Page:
It said it remained committed to continue fighting migrant smuggling and facilitators of irregular travel.
'Sadness and anger'
Malta's decision to close the ports has sparked anger from human rights NGOs, and 37 had joined together to appeal against the move in a social media campaign using the slogan #dontletthemdrown.
In a statement on their behalf, Neil Falzon, from the NGO Aditus, said they were "deeply saddened and angered" at news of the death of migrants at sea and at the "illegal push-back" of the survivors to Libya.
Malta was "legally and morally responsible" for protecting the lives of those who requested help whilst in national waters but had instead played "political games, resulting in needless and cruel loss of life".
"This is a terrible day for Malta, for human rights and for our nation's legacy," he said.
The International Organisation for Migration on Wednesday tweeted about the return of the migrants to Libya, reiterating its call for no one to be disembarked in an unsafe country.
Two of the four migrant boats made their way to Sicily over the weekend, and one was intercepted by a Spanish rescue NGO.
'Malta has responsibility to act but it cannot be left alone'
In a joint statement, the European Greens and Alternattiva Demokratika said Malta had a responsibility to act and could not put more lives at risk.
However, they understood the immense pressure the country was facing and it could not be left alone.
They called on the EU to once again face up to its responsibility and show solidarity with Malta, Italy, Spain and Greece, which were facing similar situations.
They called for a solution that protected the lives of migrants and prevented a humanitarian crisis, while also helping Malta which was responsible for the disembarkation of migrants in its waters under international law.
Evelyne Huytebroek and Jean Lambert, co-chair and committee member of the European Green Party, said they regretted there was no will among governments for a European solution.
European solidarity was absolutely necessary in this situation and Europeans had a humanitarian responsibility to provide the migrants with food and the basic needs in the camps in Libya, and with the option to seek asylum or permission to migrate to Europe without being forced to risk their lives at sea.
They called on the Maltese authorities to stop demonising NGO vessels that were saving lives.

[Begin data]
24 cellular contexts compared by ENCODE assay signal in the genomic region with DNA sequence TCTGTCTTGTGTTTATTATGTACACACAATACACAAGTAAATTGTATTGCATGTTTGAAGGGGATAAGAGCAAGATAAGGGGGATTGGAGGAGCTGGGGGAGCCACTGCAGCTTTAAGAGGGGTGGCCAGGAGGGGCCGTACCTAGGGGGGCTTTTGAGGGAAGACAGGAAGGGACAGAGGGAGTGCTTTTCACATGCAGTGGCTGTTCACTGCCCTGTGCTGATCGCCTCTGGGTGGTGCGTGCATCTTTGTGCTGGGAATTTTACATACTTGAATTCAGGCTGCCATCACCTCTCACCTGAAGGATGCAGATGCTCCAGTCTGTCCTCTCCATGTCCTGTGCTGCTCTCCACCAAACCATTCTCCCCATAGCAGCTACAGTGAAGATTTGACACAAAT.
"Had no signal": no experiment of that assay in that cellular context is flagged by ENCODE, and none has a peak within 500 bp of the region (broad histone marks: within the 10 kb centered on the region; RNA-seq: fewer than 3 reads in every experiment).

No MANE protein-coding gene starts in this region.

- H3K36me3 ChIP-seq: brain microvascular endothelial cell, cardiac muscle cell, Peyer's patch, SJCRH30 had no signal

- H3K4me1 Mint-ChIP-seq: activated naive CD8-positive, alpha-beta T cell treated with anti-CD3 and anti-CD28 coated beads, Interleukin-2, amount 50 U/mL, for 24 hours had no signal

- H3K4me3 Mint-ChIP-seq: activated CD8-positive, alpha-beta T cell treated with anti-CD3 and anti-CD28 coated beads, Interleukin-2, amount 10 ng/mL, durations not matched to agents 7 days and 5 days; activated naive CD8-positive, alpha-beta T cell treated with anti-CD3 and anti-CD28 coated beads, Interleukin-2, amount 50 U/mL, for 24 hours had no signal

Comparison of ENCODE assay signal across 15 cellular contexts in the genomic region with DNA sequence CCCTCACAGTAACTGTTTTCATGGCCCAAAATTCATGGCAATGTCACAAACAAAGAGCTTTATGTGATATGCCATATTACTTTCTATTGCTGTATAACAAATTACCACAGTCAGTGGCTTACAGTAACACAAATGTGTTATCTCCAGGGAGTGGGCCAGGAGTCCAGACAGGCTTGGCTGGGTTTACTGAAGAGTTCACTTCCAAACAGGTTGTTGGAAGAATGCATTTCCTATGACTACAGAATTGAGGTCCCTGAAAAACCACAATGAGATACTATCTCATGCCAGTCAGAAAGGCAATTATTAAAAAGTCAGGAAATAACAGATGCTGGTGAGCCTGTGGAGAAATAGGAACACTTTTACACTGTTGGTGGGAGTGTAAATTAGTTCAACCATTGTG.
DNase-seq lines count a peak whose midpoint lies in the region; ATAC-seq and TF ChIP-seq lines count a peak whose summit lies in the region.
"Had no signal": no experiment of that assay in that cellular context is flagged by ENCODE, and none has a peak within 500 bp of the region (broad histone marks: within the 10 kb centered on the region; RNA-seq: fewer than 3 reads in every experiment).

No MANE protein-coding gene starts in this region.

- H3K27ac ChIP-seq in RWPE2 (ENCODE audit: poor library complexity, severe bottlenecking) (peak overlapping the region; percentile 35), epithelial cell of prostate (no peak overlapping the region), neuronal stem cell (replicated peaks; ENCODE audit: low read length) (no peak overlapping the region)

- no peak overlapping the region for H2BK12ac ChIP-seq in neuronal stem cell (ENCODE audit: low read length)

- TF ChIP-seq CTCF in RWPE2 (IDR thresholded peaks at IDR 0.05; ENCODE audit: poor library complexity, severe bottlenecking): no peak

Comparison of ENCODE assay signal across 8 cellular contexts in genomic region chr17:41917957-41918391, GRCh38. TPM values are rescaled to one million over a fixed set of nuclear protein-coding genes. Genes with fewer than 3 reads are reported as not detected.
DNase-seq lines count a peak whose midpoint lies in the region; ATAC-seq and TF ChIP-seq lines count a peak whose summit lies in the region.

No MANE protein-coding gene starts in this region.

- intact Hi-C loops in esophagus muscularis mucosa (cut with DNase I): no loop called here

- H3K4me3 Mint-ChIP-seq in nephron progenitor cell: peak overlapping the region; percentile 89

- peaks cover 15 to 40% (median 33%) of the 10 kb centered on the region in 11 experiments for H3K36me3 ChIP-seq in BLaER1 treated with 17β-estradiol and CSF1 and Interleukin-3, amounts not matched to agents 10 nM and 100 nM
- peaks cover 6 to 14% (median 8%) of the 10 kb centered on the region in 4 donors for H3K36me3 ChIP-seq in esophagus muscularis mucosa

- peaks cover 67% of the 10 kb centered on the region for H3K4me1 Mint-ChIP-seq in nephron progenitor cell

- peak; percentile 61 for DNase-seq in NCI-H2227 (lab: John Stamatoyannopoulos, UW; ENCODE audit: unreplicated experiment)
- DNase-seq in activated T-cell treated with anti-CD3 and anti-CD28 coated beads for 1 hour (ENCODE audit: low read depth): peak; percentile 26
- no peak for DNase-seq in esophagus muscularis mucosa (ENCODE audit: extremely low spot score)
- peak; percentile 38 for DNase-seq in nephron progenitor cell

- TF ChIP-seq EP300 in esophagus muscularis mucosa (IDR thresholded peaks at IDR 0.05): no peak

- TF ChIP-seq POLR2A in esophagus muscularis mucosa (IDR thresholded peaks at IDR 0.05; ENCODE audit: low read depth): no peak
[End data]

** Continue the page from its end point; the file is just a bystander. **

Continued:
AD chairman Carmel Cacopardo said Malta was obliged to coordinate the rescue of anyone in danger. The country’s geographical position brought with it benefits but also responsibilities.
AD, he said, supported the government’s proposal to engage with Libya to lessen its humanitarian burden and enable the international community to provide much-needed assistance to both Libyans and refugees. However, it remained conscious of the difficulties given the current political state in Libya.
Academics join call for action
A total 472 academics also called for action saying member states should immediately open ports for safe disembarkation and assume shared responsibility for refugees and migrants saved at sea. Urgent action was required to avoid unnecessary loss of life.
They said they appreciated the particular challenges individual member states were facing during these challenging times but the situation “neither justifies nor excuses” the violation of human rights. The decision to close ports was unlawful and the absence of solidarity between the member states in meeting their collective moral and legal obligations was reprehensible.
Meanwhile, the Church in Malta has written to the Holy See asking for its help to negotiate a relocation plan among member states for a group of 47 other migrants who have been rescued by a Spanish NGO.
On Monday, a former fishing vessel operated by Spanish NGO Salvamento Marítimo Humanitario rescued a group of 47 migrants that had been stranded in Malta’s waters.
The boat has not been granted permission to disembark the migrants in Malta.
In its letter, the Church says that in view of “the huge pressures that Malta is currently facing, we are writing to ask you to use your good offices to intervene with other EU member states and ask them to support Malta by accepting to relocate all or some of the migrants on board”.